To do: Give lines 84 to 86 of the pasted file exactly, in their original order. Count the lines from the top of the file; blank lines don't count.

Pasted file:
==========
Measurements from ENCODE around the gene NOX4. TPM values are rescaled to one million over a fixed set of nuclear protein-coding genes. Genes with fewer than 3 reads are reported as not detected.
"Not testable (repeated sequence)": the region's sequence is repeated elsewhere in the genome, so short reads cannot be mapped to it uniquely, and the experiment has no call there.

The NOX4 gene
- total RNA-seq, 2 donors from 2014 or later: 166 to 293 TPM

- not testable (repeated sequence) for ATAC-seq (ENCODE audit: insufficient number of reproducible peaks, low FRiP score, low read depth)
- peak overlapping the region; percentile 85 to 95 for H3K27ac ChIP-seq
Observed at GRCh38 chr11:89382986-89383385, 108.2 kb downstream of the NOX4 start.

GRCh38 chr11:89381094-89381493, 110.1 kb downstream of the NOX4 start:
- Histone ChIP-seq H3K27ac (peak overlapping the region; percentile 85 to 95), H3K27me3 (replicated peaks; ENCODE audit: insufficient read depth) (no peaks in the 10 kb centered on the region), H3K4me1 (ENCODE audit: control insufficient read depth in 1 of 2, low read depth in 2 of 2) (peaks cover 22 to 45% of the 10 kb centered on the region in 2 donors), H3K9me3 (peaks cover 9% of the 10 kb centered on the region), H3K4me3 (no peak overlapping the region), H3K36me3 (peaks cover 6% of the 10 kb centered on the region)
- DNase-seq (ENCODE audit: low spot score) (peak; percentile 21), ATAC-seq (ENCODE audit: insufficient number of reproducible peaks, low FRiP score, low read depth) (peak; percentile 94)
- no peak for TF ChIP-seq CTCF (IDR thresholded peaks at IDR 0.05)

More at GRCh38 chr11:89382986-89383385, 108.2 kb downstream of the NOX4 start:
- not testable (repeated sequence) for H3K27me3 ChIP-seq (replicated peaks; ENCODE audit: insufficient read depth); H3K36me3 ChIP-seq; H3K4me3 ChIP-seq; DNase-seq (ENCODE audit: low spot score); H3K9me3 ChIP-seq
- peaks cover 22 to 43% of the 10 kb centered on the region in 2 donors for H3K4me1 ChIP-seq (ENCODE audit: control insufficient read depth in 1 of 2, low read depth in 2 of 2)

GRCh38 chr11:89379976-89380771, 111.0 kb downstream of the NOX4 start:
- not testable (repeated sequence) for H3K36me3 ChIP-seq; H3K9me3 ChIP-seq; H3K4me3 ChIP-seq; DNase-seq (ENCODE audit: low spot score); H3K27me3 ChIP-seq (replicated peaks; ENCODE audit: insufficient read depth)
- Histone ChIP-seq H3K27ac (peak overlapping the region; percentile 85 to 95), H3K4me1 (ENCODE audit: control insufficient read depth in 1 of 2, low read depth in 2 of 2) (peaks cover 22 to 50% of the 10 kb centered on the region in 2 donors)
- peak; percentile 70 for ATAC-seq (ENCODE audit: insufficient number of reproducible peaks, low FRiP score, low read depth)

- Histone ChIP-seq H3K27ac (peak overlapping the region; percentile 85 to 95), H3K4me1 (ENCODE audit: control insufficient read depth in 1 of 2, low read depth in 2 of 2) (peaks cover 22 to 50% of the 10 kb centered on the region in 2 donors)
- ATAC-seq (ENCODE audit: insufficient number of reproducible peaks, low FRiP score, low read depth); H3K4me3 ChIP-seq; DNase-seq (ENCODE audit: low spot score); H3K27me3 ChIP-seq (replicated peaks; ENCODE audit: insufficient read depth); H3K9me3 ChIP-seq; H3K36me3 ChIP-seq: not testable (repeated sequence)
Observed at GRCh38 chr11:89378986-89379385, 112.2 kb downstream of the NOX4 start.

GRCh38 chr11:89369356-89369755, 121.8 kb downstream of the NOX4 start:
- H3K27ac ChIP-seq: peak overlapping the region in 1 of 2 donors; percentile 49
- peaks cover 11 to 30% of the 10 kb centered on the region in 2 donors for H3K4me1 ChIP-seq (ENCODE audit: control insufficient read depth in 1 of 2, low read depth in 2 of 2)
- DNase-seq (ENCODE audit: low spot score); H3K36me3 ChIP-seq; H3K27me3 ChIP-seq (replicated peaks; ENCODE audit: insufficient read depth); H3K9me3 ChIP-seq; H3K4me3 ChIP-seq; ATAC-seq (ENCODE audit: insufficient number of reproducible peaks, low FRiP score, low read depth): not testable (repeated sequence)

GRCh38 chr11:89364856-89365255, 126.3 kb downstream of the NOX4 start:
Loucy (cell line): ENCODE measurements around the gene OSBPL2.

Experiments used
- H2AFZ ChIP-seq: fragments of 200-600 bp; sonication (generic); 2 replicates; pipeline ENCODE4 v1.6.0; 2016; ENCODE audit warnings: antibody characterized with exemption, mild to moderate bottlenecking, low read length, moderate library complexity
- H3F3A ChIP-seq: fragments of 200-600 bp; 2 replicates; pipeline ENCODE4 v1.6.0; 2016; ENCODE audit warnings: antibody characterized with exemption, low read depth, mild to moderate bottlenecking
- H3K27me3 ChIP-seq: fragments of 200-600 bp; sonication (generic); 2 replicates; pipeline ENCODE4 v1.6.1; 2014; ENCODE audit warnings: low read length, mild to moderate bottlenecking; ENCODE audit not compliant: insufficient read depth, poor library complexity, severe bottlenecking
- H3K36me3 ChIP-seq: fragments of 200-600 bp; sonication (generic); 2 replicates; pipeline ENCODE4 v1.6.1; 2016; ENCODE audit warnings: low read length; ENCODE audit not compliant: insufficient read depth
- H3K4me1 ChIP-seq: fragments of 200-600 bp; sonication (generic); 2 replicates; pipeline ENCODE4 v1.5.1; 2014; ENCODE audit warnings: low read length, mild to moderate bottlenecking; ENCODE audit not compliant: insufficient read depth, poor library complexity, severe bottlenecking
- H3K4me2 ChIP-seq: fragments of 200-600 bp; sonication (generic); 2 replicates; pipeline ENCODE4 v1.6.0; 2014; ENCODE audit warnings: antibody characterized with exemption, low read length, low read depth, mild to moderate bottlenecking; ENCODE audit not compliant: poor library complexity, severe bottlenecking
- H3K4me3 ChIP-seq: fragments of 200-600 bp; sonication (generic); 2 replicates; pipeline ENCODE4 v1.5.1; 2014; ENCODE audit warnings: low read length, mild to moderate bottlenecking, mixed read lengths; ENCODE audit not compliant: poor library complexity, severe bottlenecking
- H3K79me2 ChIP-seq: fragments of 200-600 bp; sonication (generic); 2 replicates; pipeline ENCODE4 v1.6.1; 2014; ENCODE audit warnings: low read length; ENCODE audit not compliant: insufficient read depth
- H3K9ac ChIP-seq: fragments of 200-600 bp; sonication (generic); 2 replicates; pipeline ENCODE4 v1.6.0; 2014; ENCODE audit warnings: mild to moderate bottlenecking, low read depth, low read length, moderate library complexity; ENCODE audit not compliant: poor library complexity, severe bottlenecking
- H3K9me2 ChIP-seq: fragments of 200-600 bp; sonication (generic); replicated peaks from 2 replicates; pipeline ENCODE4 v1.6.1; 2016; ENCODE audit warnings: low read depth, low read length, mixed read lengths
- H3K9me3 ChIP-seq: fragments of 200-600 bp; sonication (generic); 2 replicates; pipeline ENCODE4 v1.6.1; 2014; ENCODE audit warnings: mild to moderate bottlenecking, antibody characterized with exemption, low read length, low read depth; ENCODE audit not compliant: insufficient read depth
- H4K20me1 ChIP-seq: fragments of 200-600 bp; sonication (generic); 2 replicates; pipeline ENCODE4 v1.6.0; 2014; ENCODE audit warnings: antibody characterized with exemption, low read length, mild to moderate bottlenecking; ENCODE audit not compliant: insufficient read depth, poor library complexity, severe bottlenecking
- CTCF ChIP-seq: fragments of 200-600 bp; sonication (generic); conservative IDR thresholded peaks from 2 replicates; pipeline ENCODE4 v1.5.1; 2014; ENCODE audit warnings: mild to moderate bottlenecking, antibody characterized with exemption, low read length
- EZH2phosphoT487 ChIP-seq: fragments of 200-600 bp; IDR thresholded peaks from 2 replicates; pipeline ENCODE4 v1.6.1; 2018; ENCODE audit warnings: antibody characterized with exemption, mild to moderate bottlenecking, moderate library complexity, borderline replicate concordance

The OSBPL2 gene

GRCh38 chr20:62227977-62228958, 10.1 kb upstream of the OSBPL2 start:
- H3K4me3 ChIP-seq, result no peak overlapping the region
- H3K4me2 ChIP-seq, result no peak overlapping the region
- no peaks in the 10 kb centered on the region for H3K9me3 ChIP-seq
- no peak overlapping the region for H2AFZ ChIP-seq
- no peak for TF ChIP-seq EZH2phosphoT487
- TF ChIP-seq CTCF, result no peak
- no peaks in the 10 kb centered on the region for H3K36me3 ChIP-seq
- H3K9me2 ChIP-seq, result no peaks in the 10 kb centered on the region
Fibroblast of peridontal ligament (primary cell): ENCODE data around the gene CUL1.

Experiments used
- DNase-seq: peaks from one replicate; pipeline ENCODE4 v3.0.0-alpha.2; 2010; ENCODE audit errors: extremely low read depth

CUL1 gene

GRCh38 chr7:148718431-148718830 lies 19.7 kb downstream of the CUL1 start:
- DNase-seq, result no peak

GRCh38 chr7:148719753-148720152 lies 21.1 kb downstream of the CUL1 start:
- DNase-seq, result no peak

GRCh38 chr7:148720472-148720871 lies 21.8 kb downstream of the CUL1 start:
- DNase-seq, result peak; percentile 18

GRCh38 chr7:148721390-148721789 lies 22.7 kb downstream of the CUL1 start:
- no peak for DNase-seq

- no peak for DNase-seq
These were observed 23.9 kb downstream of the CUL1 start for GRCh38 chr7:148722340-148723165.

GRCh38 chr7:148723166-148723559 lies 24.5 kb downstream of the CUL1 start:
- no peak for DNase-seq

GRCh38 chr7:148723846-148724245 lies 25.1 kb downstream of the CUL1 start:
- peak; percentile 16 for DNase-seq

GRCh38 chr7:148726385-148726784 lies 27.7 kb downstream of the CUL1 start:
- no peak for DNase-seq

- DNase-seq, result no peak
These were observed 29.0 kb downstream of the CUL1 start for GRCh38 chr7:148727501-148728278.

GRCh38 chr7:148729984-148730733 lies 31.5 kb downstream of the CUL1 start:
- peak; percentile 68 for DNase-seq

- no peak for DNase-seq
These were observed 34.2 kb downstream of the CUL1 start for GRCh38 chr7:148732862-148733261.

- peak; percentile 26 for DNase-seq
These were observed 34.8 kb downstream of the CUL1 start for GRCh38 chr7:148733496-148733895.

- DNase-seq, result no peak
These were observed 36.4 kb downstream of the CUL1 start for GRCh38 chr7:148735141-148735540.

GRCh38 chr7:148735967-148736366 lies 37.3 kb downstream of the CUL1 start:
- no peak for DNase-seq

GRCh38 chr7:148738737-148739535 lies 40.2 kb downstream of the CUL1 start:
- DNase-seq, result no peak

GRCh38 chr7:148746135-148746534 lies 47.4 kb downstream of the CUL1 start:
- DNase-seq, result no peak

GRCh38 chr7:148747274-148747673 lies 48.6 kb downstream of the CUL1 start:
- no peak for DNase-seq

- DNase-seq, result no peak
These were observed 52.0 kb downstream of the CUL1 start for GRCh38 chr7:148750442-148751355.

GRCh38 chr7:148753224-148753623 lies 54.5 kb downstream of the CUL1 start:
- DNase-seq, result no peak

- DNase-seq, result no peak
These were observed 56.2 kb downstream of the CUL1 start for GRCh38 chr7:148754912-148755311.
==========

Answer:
- no peak for DNase-seq

GRCh38 chr7:148738737-148739535 lies 40.2 kb downstream of the CUL1 start:
- DNase-seq, result no peak